The Happy Prince and Other Stories

The Happy Prince and Other Stories

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The richness of Oscar Wilde's way with words and ideas are given full range in this sparkling collection of short stories written between 1887 and 1891. There are ghost stories, moral tales, detective fiction and, above all, fairy stories here to delight and entertain. From the comically unsuccessful and unhappy spook in 'The Canterville Ghost' to the incompetent would-be murderer in 'Lord Arthur Saville's Crime' we are treated to the extravagance and dexterity of Wilde's wit. However it is particularly in the fairy stories that we see the brilliance of Wilde's vision of society and human action, with each tale having both beauty and simplicity while at the same time exploring complex moral issues. The challenge and pleasure of Wilde's short stories is the simultaneous appeal to both child and adult with their themes of Love, Truth and Sacrifice which are as relevant today as they were when they were written.Illustrated by Aubrey Beardsley, with an Afterword by David Stuart Davies.

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  • Hardback | 304 pages
  • 100 x 152 x 18mm | 181.44g
  • Pan MacMillan
  • Macmillan Collector's Library
  • LondonUnited Kingdom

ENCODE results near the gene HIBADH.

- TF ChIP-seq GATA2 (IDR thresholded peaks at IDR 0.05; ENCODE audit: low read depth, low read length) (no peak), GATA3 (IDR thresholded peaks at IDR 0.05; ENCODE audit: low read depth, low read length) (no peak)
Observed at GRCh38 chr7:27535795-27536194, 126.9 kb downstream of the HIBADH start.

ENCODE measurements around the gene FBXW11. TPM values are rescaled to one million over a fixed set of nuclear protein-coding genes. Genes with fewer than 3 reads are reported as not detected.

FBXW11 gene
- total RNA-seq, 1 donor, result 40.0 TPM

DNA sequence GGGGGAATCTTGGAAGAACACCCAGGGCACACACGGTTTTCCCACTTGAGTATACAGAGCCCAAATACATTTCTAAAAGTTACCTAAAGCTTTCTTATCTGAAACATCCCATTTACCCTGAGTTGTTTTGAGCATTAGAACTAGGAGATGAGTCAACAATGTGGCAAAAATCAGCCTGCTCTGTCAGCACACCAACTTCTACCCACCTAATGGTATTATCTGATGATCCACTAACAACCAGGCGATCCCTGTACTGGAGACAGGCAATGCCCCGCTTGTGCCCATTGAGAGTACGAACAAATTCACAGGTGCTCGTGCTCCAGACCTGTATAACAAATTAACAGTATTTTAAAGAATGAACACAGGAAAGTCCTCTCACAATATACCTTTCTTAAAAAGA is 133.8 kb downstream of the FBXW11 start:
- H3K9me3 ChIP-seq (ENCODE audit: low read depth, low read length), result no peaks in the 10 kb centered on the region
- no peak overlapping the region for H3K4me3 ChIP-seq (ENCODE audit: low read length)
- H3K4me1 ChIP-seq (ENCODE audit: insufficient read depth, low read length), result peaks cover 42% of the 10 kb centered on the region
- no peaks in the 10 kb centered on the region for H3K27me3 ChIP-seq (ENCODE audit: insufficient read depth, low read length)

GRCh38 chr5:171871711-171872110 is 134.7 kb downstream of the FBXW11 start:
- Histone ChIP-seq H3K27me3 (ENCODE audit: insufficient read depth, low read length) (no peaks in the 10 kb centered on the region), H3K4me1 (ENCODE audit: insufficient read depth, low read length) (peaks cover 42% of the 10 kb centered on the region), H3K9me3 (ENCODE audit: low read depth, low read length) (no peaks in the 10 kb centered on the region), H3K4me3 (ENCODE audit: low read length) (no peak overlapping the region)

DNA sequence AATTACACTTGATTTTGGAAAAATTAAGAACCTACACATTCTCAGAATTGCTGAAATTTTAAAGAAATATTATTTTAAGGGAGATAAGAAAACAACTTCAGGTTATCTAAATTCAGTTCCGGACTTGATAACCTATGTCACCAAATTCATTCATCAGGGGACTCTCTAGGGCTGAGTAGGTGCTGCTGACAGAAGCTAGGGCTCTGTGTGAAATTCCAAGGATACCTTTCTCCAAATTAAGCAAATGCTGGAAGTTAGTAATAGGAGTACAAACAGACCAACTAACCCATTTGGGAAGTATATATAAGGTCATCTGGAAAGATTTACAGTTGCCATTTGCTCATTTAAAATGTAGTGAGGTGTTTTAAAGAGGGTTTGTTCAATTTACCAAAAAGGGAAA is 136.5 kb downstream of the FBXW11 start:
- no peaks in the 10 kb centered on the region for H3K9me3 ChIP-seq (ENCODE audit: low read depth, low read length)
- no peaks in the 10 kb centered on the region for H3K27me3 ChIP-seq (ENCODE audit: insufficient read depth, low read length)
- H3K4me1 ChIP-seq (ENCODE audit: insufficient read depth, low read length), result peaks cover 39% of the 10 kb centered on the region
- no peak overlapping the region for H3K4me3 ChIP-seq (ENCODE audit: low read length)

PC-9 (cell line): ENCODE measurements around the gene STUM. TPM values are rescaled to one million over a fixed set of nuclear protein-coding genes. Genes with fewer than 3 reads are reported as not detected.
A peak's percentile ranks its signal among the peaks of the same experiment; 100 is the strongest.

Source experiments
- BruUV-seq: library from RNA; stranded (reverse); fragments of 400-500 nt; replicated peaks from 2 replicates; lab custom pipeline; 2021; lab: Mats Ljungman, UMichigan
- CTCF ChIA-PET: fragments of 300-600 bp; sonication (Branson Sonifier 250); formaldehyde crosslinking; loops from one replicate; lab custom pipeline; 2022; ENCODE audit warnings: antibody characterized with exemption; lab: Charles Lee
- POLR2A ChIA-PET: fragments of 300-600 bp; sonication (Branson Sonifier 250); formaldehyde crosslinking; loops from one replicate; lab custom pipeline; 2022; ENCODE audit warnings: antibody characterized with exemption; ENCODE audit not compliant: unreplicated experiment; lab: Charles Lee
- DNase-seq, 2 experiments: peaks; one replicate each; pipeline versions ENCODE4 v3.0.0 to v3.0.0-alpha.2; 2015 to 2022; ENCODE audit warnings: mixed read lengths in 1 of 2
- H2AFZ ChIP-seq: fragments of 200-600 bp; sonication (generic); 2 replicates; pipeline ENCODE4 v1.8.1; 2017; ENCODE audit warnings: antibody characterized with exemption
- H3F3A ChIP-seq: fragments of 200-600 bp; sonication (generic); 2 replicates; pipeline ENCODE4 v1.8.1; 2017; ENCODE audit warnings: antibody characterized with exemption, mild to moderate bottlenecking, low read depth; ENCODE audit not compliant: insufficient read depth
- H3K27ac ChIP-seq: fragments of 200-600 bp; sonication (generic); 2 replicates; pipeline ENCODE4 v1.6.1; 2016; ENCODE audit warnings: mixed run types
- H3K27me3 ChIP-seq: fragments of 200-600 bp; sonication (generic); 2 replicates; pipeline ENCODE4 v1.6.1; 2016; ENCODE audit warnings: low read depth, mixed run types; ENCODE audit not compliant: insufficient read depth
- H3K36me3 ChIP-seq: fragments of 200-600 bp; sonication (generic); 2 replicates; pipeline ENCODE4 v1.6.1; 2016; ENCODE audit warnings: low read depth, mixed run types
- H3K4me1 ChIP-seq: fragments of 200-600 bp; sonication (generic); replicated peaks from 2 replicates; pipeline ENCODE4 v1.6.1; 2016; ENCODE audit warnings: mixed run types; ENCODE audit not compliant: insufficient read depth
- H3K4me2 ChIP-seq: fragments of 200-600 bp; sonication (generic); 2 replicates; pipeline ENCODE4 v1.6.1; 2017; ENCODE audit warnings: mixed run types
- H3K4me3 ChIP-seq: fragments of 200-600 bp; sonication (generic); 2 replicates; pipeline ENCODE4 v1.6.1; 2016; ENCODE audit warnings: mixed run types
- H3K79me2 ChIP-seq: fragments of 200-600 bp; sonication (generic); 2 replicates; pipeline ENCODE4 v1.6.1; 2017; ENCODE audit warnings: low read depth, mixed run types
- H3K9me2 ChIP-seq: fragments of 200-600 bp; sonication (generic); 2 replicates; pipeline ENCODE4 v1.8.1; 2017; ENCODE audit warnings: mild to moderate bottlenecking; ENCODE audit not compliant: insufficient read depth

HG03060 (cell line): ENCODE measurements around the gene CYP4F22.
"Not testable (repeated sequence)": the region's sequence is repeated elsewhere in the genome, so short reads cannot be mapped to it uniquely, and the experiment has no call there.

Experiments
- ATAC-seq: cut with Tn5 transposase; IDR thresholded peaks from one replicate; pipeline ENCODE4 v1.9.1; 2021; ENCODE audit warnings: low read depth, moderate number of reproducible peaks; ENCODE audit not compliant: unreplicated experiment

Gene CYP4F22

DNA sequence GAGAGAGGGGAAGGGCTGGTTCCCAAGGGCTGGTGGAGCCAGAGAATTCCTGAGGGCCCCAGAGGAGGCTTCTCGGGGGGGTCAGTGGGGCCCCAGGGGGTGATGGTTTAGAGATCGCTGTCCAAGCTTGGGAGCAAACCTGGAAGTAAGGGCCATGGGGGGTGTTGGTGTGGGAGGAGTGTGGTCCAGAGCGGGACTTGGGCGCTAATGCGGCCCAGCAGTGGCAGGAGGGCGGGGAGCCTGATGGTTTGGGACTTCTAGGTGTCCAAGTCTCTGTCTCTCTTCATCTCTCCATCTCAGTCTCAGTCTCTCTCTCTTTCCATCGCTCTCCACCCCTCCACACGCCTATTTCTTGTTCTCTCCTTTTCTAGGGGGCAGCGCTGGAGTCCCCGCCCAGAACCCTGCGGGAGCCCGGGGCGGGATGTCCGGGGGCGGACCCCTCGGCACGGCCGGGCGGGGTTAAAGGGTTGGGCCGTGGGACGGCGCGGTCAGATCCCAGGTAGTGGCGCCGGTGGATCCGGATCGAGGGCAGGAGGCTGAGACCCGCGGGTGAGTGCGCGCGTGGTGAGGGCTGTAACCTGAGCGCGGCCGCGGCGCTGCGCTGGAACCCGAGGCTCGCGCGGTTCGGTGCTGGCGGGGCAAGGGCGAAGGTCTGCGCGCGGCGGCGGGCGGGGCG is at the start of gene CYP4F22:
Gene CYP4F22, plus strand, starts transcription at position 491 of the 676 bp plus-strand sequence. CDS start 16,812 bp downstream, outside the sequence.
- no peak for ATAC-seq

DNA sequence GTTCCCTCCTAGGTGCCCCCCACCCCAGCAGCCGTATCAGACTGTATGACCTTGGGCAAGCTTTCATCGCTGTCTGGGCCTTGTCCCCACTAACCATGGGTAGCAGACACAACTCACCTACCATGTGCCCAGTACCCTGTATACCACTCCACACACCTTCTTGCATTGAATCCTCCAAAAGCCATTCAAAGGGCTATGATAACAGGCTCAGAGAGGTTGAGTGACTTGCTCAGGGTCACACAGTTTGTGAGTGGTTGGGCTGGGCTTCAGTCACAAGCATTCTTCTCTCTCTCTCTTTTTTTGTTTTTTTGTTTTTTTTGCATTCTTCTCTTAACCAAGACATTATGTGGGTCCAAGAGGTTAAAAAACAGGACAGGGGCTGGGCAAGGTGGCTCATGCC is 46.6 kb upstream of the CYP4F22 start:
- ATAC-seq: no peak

• English
  • Main Market Ed.
  • 1905716621
  • 9781905716623
  • 68,789

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About Oscar Wilde

Oscar Fingal O'Flaherty Wills Wilde was born in Dublin in 1854. He studied at Trinity College Dublin and then at Magdalen College Oxford where he started the cult of 'Aestheticism', which involves making an art of life. Following his marriage to Constance Lloyd in 1884, he published several books of stories ostensibly for children and one novel, The Picture of Dorian Gray (1891). Wilde's first success as a playwright was with Lady Windemere's Fan in 1892. He followed this up with A Woman of No Importance, An Ideal Husband and The Importance of Being Earnest, all performed on the London stage between 1892 and 1895. However Wilde's homosexual relationship with Lord Alfred Douglas was exposed by the young man's father, the Marquis of Queensbury. Wilde brought a libel suit against Queensbury but lost and was sentenced to two year's imprisonment. He was released in 1897 and fled to France where he died a broken man in 1900.

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